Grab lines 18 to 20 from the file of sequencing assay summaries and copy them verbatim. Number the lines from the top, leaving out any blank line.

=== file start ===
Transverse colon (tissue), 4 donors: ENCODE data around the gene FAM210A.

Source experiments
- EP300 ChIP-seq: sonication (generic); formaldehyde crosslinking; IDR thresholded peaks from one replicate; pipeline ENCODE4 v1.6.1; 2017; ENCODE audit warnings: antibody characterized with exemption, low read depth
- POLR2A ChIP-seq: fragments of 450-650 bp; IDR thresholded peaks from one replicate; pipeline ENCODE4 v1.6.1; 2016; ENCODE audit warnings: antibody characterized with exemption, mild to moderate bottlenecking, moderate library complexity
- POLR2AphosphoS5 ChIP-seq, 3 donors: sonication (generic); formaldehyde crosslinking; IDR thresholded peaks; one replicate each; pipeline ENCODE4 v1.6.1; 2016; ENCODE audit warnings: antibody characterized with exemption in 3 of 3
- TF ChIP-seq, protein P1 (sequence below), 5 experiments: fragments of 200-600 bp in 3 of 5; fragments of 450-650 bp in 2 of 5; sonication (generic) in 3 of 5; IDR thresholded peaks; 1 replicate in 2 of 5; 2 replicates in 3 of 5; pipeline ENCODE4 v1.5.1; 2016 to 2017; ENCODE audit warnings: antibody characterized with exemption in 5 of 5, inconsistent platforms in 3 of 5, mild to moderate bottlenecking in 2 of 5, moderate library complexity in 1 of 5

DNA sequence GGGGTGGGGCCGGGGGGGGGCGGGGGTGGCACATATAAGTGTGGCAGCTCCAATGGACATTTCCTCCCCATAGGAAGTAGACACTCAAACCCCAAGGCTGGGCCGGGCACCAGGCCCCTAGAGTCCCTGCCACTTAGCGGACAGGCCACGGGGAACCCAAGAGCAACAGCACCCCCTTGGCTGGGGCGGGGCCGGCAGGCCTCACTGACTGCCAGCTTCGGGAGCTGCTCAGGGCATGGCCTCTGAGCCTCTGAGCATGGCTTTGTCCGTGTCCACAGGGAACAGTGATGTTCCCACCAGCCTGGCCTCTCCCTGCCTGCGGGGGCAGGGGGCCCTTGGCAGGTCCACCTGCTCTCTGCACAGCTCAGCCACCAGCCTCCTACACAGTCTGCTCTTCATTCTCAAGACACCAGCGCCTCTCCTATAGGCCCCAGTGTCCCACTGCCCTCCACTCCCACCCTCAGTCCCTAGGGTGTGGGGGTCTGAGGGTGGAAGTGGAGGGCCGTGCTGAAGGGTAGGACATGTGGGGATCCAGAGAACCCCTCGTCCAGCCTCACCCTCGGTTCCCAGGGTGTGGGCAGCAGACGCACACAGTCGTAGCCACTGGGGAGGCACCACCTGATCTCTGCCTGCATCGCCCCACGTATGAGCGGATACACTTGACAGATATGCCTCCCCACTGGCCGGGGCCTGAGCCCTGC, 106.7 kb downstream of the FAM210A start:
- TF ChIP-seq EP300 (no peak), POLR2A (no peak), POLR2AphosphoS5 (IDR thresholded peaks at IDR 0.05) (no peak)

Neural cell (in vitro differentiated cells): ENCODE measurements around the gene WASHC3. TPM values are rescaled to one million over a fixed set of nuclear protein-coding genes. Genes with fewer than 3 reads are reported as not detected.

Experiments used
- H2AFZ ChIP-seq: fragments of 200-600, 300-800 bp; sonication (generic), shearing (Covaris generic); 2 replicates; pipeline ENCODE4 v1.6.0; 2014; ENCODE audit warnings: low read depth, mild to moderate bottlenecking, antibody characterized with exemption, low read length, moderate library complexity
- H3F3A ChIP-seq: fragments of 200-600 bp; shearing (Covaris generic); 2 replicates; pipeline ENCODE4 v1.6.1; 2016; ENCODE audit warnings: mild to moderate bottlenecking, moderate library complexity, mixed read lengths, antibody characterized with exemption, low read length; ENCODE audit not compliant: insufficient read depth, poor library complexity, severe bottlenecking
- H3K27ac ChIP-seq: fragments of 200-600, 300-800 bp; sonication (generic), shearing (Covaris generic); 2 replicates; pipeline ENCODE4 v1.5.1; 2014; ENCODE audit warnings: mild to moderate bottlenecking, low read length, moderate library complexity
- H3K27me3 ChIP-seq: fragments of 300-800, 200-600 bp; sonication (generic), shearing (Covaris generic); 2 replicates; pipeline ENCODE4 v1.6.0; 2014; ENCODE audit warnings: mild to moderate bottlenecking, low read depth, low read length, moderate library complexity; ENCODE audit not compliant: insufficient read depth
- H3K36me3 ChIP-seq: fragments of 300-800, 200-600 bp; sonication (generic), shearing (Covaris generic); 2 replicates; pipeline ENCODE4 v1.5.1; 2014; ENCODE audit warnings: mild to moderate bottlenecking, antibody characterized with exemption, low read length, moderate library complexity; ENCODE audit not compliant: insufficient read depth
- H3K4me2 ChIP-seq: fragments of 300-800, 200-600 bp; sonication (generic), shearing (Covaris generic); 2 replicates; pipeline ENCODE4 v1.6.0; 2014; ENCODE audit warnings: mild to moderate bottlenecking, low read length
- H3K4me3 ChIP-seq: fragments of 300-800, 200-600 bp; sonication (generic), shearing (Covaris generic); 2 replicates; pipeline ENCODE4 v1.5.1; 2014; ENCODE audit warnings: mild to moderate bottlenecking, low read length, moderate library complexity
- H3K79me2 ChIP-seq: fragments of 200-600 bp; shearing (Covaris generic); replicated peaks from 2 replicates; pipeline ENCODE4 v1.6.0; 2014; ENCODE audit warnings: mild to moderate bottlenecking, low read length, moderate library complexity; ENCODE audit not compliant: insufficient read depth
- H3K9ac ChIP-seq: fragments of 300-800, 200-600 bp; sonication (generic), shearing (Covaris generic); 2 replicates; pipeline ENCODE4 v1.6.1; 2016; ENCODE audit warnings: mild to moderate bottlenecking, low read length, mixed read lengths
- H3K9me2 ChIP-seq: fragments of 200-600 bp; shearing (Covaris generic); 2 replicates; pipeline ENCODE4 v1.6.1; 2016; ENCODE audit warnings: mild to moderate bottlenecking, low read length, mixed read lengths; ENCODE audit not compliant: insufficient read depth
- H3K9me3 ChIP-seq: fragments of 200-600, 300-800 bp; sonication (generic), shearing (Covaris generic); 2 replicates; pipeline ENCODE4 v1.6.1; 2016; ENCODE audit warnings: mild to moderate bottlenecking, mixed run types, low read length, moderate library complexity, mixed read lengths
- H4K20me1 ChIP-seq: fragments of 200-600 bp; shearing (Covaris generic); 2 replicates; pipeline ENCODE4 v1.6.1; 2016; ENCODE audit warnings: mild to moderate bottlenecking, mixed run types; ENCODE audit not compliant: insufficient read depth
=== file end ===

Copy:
- H3K79me2 ChIP-seq: fragments of 200-600 bp; shearing (Covaris generic); replicated peaks from 2 replicates; pipeline ENCODE4 v1.6.0; 2014; ENCODE audit warnings: mild to moderate bottlenecking, low read length, moderate library complexity; ENCODE audit not compliant: insufficient read depth
- H3K9ac ChIP-seq: fragments of 300-800, 200-600 bp; sonication (generic), shearing (Covaris generic); 2 replicates; pipeline ENCODE4 v1.6.1; 2016; ENCODE audit warnings: mild to moderate bottlenecking, low read length, mixed read lengths
- H3K9me2 ChIP-seq: fragments of 200-600 bp; shearing (Covaris generic); 2 replicates; pipeline ENCODE4 v1.6.1; 2016; ENCODE audit warnings: mild to moderate bottlenecking, low read length, mixed read lengths; ENCODE audit not compliant: insufficient read depth